If you're feeling good about the market, you're not alone. Take my hand as we go over some of this week's more uplifting headlines.

1. As the rally bell tolls
The housing industry may finally be hitting the floorboards. Toll Brothers (NYSE:TOL) posted its preliminary fiscal results for the third quarter. The numbers aren't spectacular, but there are three juicy nuggets in the numbers.

  • This is the first time in four years that net signed contracts have clocked in ahead of the past year.
  • The order cancellation rate was the lowest in three years.  
  • This is usually a seasonally sleepy quarter, as Toll's prime selling season is the fiscal second quarter. Well, this is only the fourth time since 1986 that the third quarter showed sequential improvement in net contracts.

Developers still have a long way to go in resuming their profitable past. However, Toll's turnaround is encouraging. As the class of the industry, the luxury homebuilder is a bellwether that the market has been eyeing closely.

Turning the corner is relative, of course, but it's refreshing to see the industry move out of its dead-end cul-de-sac.

2. Cisco's strong song
Record companies aren't as dumb as you think. Warner Music Group (NYSE:WMG) is teaming up with Cisco Systems (NASDAQ:CSCO) to launch Cisco EOS social-networking sites around Warner's roster of musical acts.

This is a great move. CD sales are falling, and high-margin digital sales aren't enough to offset the carnage. Labels need new ways to cash in on their artists, and generating sticky sites that can be easily monetized with ads or premium subscriptions is a no-brainer.

Well played, Warner.

3. We're in Sirius debt
Sirius XM Radio (NASDAQ:SIRI) is making the most of its improving cash flows and buoyant share price. The satellite-radio provider locked into a reasonable 9.75% interest rate when it priced $257 million in senior secured notes last night.

Remember when Sirius XM was so desperate that it was paying as much as 15% in interest and handing over 40% of the company? That was just six months ago. Now it can use cheaper financing to pay down its higher-rate debt.

4. LOL, Yahoo!
It's not all subtraction at Yahoo! (NASDAQ:YHOO) these days. The online portal is paying $80,000 for the OMG.com domain name.

This isn't going to be the birth of a Bing-esque search engine. Yahoo! already runs a celebrity paparazzi site at omg.yahoo.com. The new domain is likely to make for an easier-to-remember URL.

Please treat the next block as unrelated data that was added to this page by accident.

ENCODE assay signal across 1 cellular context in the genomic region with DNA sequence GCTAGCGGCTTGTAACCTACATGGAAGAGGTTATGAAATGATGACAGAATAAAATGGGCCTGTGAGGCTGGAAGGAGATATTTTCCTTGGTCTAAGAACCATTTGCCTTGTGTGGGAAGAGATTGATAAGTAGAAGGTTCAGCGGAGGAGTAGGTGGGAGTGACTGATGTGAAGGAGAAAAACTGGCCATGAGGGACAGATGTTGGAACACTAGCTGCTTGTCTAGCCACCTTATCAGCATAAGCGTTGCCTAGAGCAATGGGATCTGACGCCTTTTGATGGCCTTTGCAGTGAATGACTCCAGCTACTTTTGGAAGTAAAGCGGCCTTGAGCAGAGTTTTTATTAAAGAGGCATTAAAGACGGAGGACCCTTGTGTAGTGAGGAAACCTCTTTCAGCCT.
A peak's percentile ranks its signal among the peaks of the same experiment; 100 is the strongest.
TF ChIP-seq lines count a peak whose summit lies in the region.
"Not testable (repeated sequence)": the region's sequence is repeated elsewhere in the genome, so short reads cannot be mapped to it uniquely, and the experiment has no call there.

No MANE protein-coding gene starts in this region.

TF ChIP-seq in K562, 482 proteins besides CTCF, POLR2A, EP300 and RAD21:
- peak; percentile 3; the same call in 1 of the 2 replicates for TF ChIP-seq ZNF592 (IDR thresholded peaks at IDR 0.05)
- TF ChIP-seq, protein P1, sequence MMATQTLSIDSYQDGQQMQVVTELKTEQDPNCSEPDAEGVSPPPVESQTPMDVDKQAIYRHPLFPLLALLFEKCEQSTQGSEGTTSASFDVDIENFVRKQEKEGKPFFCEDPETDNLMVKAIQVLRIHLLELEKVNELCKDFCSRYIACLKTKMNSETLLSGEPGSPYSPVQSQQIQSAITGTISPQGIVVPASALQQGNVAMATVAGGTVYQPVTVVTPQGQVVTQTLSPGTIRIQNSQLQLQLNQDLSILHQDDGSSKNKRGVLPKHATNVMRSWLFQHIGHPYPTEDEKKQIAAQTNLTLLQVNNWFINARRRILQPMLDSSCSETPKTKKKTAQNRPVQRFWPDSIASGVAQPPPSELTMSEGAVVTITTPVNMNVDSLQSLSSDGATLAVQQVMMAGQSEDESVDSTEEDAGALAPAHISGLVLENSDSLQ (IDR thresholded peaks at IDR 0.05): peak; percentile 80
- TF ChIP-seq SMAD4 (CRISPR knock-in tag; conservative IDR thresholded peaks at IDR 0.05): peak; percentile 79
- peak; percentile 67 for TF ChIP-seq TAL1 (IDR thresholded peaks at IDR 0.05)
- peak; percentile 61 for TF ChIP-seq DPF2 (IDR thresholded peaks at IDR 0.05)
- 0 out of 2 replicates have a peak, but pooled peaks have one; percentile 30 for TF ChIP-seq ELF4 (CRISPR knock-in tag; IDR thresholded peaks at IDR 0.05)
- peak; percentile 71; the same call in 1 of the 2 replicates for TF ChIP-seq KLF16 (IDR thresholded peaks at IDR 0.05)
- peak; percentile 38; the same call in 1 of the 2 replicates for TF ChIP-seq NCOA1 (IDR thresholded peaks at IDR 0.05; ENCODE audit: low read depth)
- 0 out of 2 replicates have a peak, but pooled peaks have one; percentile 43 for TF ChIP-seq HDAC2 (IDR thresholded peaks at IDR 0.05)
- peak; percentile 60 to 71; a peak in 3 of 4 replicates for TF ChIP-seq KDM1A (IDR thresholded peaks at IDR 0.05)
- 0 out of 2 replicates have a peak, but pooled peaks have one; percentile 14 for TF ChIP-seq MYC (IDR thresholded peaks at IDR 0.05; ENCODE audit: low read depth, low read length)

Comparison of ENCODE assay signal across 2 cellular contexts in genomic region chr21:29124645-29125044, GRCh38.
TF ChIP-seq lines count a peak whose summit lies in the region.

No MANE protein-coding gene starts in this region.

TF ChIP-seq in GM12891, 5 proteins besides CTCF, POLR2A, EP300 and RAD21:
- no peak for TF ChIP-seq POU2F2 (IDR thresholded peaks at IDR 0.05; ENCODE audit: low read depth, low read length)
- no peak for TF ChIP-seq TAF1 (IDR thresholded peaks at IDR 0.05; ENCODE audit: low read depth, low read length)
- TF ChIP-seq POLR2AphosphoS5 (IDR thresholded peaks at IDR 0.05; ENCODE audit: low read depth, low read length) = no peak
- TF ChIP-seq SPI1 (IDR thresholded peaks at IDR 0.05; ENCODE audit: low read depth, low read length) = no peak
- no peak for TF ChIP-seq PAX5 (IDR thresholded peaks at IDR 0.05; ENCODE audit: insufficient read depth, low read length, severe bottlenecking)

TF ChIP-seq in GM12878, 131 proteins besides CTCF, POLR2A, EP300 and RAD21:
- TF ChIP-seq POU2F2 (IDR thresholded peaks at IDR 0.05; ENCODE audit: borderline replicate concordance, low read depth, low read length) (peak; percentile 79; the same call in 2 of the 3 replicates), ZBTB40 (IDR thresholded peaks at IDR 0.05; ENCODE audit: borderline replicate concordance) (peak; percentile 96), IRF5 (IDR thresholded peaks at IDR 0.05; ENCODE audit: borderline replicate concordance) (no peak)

Why do the search heavies do this? Why do they put so much muscle behind sites when they don't initially own the corresponding dot-coms? Mr. Softy did it with Soapbox. Yahoo! has done it with subdomains such as OMG and Mash.

It usually translates into overpaying for a domain, but Yahoo! is getting off easy here. Paying $80,000 for a hot three-letter combination's dot-com domain is a steal. But let's hope the online heavies become more thorough planners in the future. If you're going to launch a site, make sure you own the appropriate type-in domains before going public.

5. Rings around the Target
Target (NYSE:TGT) is growing up in cyberspace. It will be dumping Amazon.com (NASDAQ:AMZN) when its online contract runs out in 2011.

Amazon has been doing the dirty work at Target.com for years. It has been manning the virtual checkout process, warehousing the merchandise, and shipping items out as ordered. Amazon has done a great job, but it's time for Target to spread its wings and try to fly.

It may not be easy, but Target has no choice but to wean itself off Amazon's seasoned services. Target's relationship with Amazon was essentially fattening up one of its bigger rivals in e-commerce. The prolonged break-up process should give Target plenty of time to make sure that its own platform is solid beyond 2011.

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Longtime Fool contributor Rick Munarriz is an optimist at every turn. He's the inspiration for The Killers' "Mr. Brightside" song. Rick owns no shares in any of the stocks in this story and is also part of the Rule Breakers newsletter research team, seeking out tomorrow's ultimate growth stocks a day early. The Fool has a disclosure policy.